For the third consecutive year, Nov. 11 ended in clashes between rioters and police as nationalist hooligans torched cars, threw firecrackers, and set fire to a guard's booth in front of the Russian Embassy – resulting in a diplomatic scandal between Warsaw and Moscow. And less than a mile down the road from the embassy, far-right protesters torched an 80-foot rainbow art installation made of flowers that many in the city had regarded as a symbol of gay rights and tolerance.
Such events are becoming more common in Poland, where the far right is gaining strength. After a long history of being dominated by neighbors in Europe – Russia and Germany in particular – nationalist groups are taking advantage of Poland's young democracy to flex their muscles and dream of creating a powerful social and political movement.
"Radical movements have been on the rise, due to national identity problems,” says Ireneusz Krzeminski, a sociologist at the University of Warsaw. “This is a side effect of the democratic transformation process” – one that's visible in many Central and Eastern European countries. The far right is on the rise in Ukraine, Hungary, Lithuania, and Latvia too.
The National Movement, the biggest far-right organization in Poland, is becoming more and more popular, especially with young people. Now, it has over 46,000 likes on Facebook – more than Civil Platform, Poland's ruling party, which has around 42,000.
And that rising popularity coincides with an increase in hate crimes, Rafal Pankowski of the anti-racist association “Never Again” notes. "We documented over 600 hate crimes in Poland during the years 2011 to 2012. It meant that the number of such crimes rose 25 percent in comparison to 2009 to 2010,” Mr. Pankowski says.
But the Independence Day showing offered a more immediate sense of Polish nationalism's growing numbers, as tens of thousands of Poles took to the streets in Warsaw.
"Our march was a big success, from the both, organizational and ideological perspectives, according to different statistics around 100,000 people took part in it,” says Witold Tumanowicz, president of the society “Independence March,” which organized the event. Police estimated a lower turnout, however: about 50,000 in the Independence March alone, and around 66,000 total across the city on Nov. 11.
Nonetheless, it was a large showing – and one that even non-Poles were involved in, according to Krzysztof Bosak, a leader of The National Movement.
Mr. Tumanowicz says his society doesn't condone the attack on the Russian embassy, though he declined to apologize. “It wasn't our fault," he says, noting that Russia "is not a very friendly country to Poland."
Nationalism on the rise
Indeed, right-wing groups and nationalism have risen all across Europe in recent years. Just days after the riots in Warsaw, for example, France's Marine Le Pen, leader of the right-wing Nationalist Front, visited Dutch nationalist politician Geert Wilders to discuss launching a "historic" alliance for next year's European elections. Many sociologists point to Europe's economic crisis, and the woes it has inflicted on the public, as a major factor.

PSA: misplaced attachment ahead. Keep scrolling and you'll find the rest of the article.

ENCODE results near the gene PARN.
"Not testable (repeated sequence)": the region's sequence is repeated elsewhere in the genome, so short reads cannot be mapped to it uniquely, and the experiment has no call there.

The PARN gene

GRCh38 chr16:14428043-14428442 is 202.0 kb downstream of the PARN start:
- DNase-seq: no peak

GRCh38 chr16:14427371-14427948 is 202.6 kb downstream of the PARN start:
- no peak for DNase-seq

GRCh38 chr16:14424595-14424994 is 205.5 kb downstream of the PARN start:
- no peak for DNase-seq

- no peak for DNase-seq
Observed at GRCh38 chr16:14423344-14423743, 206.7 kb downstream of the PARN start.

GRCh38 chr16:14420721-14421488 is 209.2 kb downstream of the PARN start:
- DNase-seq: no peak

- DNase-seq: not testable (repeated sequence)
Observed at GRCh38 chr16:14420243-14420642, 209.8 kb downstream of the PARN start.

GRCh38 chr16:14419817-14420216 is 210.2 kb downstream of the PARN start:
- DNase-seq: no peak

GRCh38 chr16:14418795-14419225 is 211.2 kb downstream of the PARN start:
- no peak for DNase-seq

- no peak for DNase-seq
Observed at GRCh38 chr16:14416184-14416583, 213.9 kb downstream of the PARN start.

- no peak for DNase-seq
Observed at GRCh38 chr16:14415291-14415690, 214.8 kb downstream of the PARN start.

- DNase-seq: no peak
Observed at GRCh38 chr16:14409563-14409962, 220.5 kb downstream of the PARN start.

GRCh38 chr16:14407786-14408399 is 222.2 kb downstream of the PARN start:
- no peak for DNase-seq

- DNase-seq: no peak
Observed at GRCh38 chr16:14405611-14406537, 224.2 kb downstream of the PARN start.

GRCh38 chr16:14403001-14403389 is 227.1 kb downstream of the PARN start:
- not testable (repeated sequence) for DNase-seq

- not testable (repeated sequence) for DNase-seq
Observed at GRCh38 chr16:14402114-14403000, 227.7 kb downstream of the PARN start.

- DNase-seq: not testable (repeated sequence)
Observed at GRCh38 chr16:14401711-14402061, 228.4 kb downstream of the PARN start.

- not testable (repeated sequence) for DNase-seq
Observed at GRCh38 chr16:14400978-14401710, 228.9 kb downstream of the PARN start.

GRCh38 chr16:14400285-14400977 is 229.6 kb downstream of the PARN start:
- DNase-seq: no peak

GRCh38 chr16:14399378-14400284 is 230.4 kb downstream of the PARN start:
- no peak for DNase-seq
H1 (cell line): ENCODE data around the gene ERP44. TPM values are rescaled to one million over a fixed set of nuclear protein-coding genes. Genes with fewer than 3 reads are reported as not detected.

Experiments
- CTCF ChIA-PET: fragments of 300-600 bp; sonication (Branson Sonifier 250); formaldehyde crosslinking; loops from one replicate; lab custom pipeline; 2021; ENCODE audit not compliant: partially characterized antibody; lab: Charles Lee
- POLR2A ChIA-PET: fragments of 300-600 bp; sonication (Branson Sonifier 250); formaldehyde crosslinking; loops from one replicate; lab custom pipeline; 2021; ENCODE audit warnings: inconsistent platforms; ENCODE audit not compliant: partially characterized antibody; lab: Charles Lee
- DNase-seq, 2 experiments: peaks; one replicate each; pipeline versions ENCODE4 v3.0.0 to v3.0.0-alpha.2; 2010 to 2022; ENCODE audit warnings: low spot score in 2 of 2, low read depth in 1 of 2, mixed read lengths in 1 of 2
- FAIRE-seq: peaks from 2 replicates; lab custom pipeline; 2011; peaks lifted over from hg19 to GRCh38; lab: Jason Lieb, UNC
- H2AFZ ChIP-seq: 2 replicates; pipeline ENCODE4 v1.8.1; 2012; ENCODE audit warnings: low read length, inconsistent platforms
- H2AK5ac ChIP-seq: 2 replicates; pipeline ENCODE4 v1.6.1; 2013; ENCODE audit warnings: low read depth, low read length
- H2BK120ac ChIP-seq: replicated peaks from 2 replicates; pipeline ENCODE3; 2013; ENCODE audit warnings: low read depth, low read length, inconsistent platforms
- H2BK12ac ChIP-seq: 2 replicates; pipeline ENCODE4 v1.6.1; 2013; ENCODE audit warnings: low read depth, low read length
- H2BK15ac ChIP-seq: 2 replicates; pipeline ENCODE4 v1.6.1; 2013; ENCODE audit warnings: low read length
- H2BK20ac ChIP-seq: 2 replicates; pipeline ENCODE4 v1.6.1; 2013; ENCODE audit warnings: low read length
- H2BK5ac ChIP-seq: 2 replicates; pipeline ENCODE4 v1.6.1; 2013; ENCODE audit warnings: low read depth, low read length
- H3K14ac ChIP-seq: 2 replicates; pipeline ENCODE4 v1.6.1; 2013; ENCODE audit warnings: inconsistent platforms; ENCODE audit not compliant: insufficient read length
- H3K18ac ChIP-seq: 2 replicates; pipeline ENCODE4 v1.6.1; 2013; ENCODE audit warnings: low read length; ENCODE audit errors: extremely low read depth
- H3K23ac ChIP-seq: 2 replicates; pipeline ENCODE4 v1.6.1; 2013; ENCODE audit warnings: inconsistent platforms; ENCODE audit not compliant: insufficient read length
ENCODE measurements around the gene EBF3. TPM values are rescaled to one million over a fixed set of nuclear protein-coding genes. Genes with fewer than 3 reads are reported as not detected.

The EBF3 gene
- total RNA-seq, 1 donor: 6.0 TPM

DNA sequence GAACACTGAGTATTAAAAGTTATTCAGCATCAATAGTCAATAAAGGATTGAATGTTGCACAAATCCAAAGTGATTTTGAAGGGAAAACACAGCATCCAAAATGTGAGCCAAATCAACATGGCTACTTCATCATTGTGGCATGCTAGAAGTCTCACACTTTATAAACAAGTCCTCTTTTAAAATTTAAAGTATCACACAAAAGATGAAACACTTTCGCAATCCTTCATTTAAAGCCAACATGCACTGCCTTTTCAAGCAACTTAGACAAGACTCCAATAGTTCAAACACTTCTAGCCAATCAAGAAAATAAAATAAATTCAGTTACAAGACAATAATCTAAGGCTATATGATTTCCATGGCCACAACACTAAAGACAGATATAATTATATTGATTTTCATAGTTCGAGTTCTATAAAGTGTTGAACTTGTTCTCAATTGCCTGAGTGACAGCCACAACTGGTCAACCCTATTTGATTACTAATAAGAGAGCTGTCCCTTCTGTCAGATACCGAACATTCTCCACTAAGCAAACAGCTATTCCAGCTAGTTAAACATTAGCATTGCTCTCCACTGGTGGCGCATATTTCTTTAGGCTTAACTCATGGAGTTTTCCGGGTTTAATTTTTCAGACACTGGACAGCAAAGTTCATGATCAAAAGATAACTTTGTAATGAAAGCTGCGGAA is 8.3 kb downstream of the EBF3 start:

The eurocrisis didn't hit Poland as much as it did the rest of Europe, though some economic analysts warn it's still knocking at Poland's door. "If we let it in, it will add fuel to the far-right's fire," says Professor Krzeminski.
But Edmund Wnuk-Lipinski, a sociologist at Collegium Civitas in Warsaw, thinks that the major reason for the nationalist surge is the political 'civil war' climate in Poland. He notes that the biggest opposition party, Law and Justice, and its leader and former Polish prime minister, Jaroslaw Kaczynski, have echoed far-right rhetoric, including accusations that Poland is not a fully independent country.
“In Mr. Kaczynski's vision, Poland is only free and independent when he is in power, when he's not, the country becomes 'a German-Russian condominium,'” says Professor Lipinski. “These kinds of words, which came from the former prime minister, have in some way legitimized young people's fights and riots.”
And Lipinski notes that the fall of communism gave nationalists more room to maneuver. “Polish society is more divided today than it was in 1989. In the '80s, Poles were united because they had a common enemy – the Communists. It's much harder to unite around positive things,” he says.
Bosak says the right's rise is indicative of Polish youth looking for a new identity. "It's been more than 20 years after the fall of the USSR. The young generation in Poland doesn't remember communism and is not fascinated with the West and consumptionism. Young people want to discover their national identity and tradition,” he says.
The far-right has many complaints about the side effects of democracy.
"We support the idea of mono-ethnic country, with very small numbers of immigrants,” says Tumanowicz.
"We are against feminism, abortion, gay marriages, democracy in every institution. Ideologically, we can be compared to the paleoconservatism represented by [US conservative] Patrick J. Buchanan,” says Bosak, adding that "We don't want to start a new party, but a social movement."
Krzeminski notes that forming a new party might not be realistic anyway. "The reason for starting a social movement and not a party could be that they would have problems registering, because of the fascist slogans they promote."
Tumanowicz says his group will soon start preparations for next year's march. Banners with slogans like “Independence is not for idiots” or “Disgrace to traitors who are selling Poland now” will be unfurled again.
But Lipinski points out the irony. "If these kinds of slogans were shouted by Russians or Germans, people in Poland would have been outraged,” he says. But that hasn't stopped them from calling out their own government. "No one holds Poland in contempt as much as Poles themselves."